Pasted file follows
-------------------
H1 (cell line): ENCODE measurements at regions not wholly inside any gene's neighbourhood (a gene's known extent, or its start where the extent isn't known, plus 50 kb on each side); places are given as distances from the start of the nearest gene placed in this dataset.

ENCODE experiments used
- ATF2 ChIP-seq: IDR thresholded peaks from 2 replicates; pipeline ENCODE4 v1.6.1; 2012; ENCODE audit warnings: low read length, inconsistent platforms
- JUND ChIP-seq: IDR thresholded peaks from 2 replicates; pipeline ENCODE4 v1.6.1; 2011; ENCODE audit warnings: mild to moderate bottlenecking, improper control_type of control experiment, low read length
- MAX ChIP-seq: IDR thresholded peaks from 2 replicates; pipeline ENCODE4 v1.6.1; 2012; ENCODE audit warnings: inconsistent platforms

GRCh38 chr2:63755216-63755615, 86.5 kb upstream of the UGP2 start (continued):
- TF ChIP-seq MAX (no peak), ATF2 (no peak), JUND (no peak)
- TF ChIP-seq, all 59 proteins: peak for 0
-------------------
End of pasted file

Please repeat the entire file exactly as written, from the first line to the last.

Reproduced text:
H1 (cell line): ENCODE measurements at regions not wholly inside any gene's neighbourhood (a gene's known extent, or its start where the extent isn't known, plus 50 kb on each side); places are given as distances from the start of the nearest gene placed in this dataset.

ENCODE experiments used
- ATF2 ChIP-seq: IDR thresholded peaks from 2 replicates; pipeline ENCODE4 v1.6.1; 2012; ENCODE audit warnings: low read length, inconsistent platforms
- JUND ChIP-seq: IDR thresholded peaks from 2 replicates; pipeline ENCODE4 v1.6.1; 2011; ENCODE audit warnings: mild to moderate bottlenecking, improper control_type of control experiment, low read length
- MAX ChIP-seq: IDR thresholded peaks from 2 replicates; pipeline ENCODE4 v1.6.1; 2012; ENCODE audit warnings: inconsistent platforms

GRCh38 chr2:63755216-63755615, 86.5 kb upstream of the UGP2 start (continued):
- TF ChIP-seq MAX (no peak), ATF2 (no peak), JUND (no peak)
- TF ChIP-seq, all 59 proteins: peak for 0